| Jul 12, 2012

Editorial by Jeff Green

There was a time when Denbigh was a pilot project for volunteer ambulance service in Eastern Ontario and the province as a whole.

The distances were as great then as they are now, and it was recognised by the Ministry of Health that just like fire service, people in rural regions need an ambulance to arrive within a reasonable amount of time.

So, Ministry of Health officials trained community volunteers in a variety of First Response techniques, and then gave them a vehicle and off they went.

There have been many changes over the last 30 years in ambulance service.

Over time, the volunteers who ran the volunteer services became more like lower paid professional paramedics and the volunteer model fell into disrepute. The Denbigh service is now on the verge of being operated just like all the other professional services in Lennox and Addington County.

Another major change took place when land ambulance service became a municipal operation, after having previously been a core provincial service. The province still pays almost half the costs, but municipalities run the service and it is a major budget item in rural municipal budgets.

Just as it would not be viable for the model of urban fire departments to be imposed on rural reality - the cost would be just too high - running rural and urban ambulance service on the identical financial model is proving to be too expensive.

The Denbigh service that originally cost $12,000 per year to the Ontario Ministry of Health, now is projected to cost over $1 million per year, half of that coming from municipal taxes in Lennox and Addington.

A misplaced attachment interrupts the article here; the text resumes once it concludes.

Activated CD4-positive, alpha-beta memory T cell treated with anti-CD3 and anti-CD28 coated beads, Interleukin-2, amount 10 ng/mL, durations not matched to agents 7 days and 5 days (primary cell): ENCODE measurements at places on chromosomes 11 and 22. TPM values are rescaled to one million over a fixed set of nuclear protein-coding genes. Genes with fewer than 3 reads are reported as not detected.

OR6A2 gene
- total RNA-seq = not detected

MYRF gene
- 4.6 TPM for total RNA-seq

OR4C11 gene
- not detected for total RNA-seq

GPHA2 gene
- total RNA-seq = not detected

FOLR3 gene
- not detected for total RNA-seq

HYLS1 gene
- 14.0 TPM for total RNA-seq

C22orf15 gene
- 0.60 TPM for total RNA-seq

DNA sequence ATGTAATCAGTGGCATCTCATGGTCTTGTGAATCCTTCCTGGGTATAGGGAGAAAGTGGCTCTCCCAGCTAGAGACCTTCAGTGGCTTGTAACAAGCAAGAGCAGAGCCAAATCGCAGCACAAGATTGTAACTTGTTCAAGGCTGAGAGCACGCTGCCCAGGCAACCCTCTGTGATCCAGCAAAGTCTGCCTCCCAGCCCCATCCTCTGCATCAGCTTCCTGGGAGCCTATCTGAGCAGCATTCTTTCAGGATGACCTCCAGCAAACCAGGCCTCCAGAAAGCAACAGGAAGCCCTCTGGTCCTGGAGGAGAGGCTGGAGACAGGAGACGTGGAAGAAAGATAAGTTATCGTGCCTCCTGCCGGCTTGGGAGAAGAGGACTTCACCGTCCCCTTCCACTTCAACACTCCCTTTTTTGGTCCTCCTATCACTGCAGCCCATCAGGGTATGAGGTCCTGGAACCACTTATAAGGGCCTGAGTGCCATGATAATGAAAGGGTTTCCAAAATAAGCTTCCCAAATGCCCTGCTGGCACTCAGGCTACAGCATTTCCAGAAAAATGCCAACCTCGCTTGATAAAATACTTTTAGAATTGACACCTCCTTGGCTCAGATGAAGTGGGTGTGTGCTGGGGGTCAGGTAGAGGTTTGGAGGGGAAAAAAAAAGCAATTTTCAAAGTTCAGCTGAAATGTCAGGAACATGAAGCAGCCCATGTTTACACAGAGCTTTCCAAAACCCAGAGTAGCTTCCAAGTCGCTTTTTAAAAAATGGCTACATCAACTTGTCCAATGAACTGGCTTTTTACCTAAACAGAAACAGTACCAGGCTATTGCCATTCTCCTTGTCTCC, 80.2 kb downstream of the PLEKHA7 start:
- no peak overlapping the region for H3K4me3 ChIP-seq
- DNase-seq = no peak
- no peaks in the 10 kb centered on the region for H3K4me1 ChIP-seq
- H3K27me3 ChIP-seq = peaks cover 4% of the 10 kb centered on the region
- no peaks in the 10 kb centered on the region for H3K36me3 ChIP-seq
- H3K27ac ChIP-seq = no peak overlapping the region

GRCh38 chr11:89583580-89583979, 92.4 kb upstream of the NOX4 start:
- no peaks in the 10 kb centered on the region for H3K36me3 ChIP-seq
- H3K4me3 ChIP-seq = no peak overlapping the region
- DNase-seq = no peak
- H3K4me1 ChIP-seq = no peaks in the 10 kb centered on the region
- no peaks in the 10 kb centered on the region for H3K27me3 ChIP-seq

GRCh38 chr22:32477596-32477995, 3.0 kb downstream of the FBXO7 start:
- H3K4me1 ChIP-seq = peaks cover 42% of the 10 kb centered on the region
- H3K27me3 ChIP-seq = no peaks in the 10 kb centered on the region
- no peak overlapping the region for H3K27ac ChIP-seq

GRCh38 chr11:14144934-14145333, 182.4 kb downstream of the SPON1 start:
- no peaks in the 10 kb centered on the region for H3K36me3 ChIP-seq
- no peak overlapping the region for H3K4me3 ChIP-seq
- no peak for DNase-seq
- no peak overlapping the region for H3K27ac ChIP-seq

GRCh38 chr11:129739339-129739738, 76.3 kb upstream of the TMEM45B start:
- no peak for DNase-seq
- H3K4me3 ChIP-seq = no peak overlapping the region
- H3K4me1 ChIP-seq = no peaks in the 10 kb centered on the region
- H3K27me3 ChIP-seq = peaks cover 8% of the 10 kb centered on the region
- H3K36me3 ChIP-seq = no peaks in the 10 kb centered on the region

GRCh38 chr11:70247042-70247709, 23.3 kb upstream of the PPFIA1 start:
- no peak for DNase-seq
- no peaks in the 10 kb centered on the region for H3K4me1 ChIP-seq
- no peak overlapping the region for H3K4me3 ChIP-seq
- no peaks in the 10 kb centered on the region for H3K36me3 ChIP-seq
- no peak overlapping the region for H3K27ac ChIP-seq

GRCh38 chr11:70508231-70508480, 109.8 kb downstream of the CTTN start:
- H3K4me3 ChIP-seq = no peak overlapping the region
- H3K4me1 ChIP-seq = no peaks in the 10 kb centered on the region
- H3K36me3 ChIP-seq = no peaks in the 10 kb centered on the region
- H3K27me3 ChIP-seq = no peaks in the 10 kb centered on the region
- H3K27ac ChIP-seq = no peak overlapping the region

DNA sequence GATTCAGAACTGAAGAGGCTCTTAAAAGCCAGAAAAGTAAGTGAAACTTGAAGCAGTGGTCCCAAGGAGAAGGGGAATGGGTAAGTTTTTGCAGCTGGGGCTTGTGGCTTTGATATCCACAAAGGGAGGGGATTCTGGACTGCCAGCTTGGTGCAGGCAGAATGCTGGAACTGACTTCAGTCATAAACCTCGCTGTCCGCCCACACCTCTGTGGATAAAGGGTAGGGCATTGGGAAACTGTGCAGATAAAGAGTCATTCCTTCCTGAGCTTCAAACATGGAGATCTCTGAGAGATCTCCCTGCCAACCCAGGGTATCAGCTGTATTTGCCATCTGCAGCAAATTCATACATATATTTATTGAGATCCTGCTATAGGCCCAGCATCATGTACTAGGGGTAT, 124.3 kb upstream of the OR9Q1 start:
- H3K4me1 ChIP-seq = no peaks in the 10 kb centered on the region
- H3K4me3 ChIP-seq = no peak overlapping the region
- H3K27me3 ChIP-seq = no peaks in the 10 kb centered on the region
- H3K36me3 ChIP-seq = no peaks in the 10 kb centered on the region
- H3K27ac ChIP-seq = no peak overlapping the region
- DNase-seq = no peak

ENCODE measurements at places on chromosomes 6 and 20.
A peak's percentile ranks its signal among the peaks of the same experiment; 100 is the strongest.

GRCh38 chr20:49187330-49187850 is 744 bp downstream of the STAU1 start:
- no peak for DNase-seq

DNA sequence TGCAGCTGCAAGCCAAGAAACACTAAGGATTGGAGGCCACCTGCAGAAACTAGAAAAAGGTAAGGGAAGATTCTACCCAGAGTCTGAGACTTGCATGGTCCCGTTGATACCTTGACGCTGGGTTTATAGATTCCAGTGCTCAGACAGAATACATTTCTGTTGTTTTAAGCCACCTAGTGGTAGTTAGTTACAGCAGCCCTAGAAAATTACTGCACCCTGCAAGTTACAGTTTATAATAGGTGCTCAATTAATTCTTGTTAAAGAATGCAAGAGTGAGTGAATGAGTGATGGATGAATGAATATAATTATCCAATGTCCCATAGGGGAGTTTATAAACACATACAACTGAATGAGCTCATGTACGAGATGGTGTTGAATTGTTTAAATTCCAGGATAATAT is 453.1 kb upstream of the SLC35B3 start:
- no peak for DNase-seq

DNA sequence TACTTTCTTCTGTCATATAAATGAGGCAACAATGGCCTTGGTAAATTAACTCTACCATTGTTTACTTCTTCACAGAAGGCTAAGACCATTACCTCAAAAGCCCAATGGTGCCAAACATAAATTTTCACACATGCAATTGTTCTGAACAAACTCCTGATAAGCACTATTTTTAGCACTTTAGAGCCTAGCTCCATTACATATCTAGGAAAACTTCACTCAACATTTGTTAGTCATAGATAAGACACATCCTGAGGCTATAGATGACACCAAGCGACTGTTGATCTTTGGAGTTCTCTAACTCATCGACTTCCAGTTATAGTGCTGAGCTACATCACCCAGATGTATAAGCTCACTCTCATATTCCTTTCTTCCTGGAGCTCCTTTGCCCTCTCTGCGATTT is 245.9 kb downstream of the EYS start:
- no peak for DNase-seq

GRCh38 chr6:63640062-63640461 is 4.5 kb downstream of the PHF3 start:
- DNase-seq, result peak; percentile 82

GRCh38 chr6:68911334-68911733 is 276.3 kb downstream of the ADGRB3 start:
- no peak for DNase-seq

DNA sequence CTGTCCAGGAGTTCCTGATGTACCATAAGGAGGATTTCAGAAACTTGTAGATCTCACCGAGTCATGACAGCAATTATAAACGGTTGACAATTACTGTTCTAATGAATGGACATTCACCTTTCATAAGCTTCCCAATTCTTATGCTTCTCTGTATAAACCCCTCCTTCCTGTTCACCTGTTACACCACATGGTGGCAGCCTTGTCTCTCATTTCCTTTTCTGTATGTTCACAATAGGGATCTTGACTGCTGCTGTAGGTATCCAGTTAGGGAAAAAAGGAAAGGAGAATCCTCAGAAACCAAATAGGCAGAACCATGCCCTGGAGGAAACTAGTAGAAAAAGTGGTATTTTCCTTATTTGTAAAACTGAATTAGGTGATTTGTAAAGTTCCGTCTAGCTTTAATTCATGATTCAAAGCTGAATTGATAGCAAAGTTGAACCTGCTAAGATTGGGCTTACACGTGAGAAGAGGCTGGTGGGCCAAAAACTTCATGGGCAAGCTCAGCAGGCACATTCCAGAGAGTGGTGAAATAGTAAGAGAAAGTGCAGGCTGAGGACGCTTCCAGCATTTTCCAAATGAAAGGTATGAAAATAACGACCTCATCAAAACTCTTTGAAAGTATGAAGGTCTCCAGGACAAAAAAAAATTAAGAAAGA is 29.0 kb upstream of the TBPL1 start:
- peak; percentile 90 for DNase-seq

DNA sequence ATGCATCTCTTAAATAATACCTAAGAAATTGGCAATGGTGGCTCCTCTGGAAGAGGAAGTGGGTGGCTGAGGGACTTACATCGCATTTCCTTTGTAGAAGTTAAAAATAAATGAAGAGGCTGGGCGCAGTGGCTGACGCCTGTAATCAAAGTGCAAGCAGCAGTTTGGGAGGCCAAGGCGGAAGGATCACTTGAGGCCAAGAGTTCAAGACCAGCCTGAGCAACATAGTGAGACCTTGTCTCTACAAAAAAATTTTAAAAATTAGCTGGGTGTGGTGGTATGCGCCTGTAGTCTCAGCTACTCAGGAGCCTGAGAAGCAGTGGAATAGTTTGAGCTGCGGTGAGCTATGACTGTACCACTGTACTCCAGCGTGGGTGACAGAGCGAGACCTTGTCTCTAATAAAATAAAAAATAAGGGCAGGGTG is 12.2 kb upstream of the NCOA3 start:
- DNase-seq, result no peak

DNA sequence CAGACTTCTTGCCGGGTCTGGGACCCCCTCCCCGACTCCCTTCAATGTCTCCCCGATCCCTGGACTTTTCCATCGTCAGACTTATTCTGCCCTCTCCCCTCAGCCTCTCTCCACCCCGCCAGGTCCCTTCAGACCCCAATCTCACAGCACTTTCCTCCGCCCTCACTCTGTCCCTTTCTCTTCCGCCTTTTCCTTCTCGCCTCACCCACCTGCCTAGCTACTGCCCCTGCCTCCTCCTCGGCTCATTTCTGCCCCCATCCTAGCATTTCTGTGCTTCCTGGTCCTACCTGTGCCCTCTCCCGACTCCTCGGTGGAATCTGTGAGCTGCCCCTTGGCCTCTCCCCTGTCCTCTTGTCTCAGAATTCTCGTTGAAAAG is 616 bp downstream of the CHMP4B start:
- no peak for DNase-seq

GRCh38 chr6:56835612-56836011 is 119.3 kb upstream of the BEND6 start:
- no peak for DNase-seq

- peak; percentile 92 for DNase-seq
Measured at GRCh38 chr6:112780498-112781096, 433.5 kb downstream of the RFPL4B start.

It was all that Addinton Highlands politicians could do to salvage a half-time service in Denbigh when a county staff-driven initiative to move the resources from rural Denbigh to suburban Loyalist County took hold at L&A County Council earlier this year.

It is hard to imagine that the original Denbigh service, which involved a massive volunteer commitment, could have persisted in its original form into the modern world of paramedic services. Yet, it is also proving to be impossible to imagine a viable ambulance service providing timely service throughout a vast rural province on the population-based, municipally-funded model that is now in place in Ontario.

The current fiscal arrangement does not foster co-operation among municipal partners, as was evidenced when a plan to turn Denbigh into a new model for the future, that of a regional service serving four counties, failed to receive support from two of those counties.

Appeals to the province to re-engage in rural ambulance service have so far fallen on deaf ears.

So, in the end, a rural community that took a giant leap forward in 1982 by setting up a 24-hour ambulance, has now faced a steep fall backward.

There is a solution.

The Local Health Integration Network is responsible for ambulance service. Only a provincial body can step in and pull the county ambulance services together, and find some provincial dollars to augment municipal commitments to rural service.

Somebody, and it likely has to be somebody from the South East LHIN's office in Belleville or the Ministry of Health itself, needs to call a meeting.

At the 30th Anniversary celebration of the founding of the Denbigh service, there were a number of retired bureaucrats on hand, They were proud of the work they did, and the connections they forged with the local population, when the Denbigh service was set up.

If the bureaucrats at the new-look LHINs would like to be more than a layer of bureaucracy concerned with saving money and ensuring that everyone they fund has filled out the correct forms, they need to jump into this major public health issue, get their hands dirty, and make a difference.


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